“The people will always be with the good as long as they hasten in breaking the fast.” (Al-Bukhari, 1957)
|We finished the prayer and I slipped out of the mosque as awkwardly as I had entered;|
I had read about iftars, and because this was my first Ramadan, I had adopted a feeling about it the way most westerners consider any other holiday – in total anticipation! Masha’Allah, that is another reason why I had been awake the whole night before, sending out Ramadan greetings by email!
My concern about breaking my fast heightened as I was sure the Imam would begin the Maghrib prayer any moment, and absent observing anyone else breaking their fast, in a panic (and fear that I had already missed the moment), I slipped my little zip-lock bag out of my pocketbook and bit into one of my sweet little dates. Subhan’Allah, what a wonderful taste!
Suddenly the sound of the Imam’s voice came over the loudspeakers and the Maghrib prayer commenced.
We finished the prayer and I slipped out of the mosque as awkwardly as I had entered; still feeling as though something had gone terribly awry as I was still perplexed to not find the iftar I had read about!
Well, of course there actually was an iftar, as I discovered upon bumping into a brother I had previously met, who informed me that across the way, down a set of stone steps, to the right, and tucked around the corner, there was an addition to the worship area, from which an aroma of solid foods had filled the crisp night air. Allah Akbar! The iftar!!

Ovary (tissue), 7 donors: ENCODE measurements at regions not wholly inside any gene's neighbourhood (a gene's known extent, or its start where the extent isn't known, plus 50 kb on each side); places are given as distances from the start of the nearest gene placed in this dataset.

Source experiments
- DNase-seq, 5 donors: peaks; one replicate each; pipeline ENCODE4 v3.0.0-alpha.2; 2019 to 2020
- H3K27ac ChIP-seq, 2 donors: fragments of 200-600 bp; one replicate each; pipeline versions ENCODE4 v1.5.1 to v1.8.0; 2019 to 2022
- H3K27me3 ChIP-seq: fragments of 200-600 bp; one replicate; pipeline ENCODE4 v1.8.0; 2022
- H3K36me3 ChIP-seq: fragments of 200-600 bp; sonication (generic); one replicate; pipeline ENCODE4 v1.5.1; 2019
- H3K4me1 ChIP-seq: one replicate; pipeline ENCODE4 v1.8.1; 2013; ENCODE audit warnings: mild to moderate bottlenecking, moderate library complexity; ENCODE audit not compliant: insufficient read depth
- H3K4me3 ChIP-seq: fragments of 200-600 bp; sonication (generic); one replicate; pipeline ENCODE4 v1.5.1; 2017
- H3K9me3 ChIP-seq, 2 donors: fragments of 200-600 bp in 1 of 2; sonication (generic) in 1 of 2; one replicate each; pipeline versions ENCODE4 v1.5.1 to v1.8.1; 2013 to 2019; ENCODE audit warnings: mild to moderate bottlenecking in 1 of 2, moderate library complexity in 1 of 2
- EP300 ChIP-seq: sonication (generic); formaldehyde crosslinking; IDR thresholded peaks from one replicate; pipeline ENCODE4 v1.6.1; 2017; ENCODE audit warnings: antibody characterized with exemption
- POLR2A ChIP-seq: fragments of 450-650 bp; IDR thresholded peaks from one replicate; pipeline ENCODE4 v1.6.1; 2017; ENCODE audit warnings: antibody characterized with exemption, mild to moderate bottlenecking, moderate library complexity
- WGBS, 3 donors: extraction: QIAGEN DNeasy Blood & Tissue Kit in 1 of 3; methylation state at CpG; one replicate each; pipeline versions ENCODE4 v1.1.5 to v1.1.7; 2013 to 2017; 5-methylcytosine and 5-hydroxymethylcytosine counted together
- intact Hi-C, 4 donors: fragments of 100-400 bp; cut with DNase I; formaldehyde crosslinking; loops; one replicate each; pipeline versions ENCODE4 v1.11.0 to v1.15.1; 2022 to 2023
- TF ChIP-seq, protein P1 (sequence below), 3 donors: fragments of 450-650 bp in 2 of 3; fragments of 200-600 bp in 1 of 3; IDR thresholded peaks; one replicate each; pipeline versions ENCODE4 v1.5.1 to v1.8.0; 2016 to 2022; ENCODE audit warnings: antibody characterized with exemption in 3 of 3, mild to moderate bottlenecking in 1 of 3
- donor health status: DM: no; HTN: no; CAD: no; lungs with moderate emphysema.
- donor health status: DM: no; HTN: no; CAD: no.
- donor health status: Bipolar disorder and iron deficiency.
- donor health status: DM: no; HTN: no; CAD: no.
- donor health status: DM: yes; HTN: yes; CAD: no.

I tentatively opened the door to the building that apparently existed for the gathering of women, and immediately saw a table filled with pots and pans, and a sister standing behind it filling disposable plates. I glanced around and saw a handful of sisters and, well, even though I had eaten my sweet little dates, I still hungered for the “full experience” of my first Ramadan iftar, so I approached the table and was handed a plate full of food.
Turning from the table, plate in hand, I saw not a single person in the room that I had ever met before, and the few sisters there had already settled amongst themselves in small groups, sitting on the floor with their iftar meals. I glanced around until I spotted a quiet place against a wall, and I sat down on the floor with my plate, banana, and cup of tea, and commenced to eat.
Within just a few minutes another sister came and sat down not too far from me, and eventually we began to chat with one another. It turned out that she also was not a “regular” at the Islamic Center, but she explained that in the past she had often visited the Islamic Center to break her fast.
Alas, my stomach was full, and I felt exhausted. The day had already been long, with just 4 short hours of sleep. My new sister friend and I exchanged salams, and I left a few minutes behind her.
As I stepped outside the door of the sisters’ gathering room, I inhaled, filling my lungs with the crisp night air, ready to return to my apartment.